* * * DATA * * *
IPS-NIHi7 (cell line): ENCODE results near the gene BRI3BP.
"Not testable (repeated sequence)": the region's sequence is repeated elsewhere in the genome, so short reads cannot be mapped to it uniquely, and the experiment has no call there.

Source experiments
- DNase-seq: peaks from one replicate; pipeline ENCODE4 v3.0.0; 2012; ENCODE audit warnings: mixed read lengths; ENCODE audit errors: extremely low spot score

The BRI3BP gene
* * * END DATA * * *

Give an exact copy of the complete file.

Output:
IPS-NIHi7 (cell line): ENCODE results near the gene BRI3BP.
"Not testable (repeated sequence)": the region's sequence is repeated elsewhere in the genome, so short reads cannot be mapped to it uniquely, and the experiment has no call there.

Source experiments
- DNase-seq: peaks from one replicate; pipeline ENCODE4 v3.0.0; 2012; ENCODE audit warnings: mixed read lengths; ENCODE audit errors: extremely low spot score

The BRI3BP gene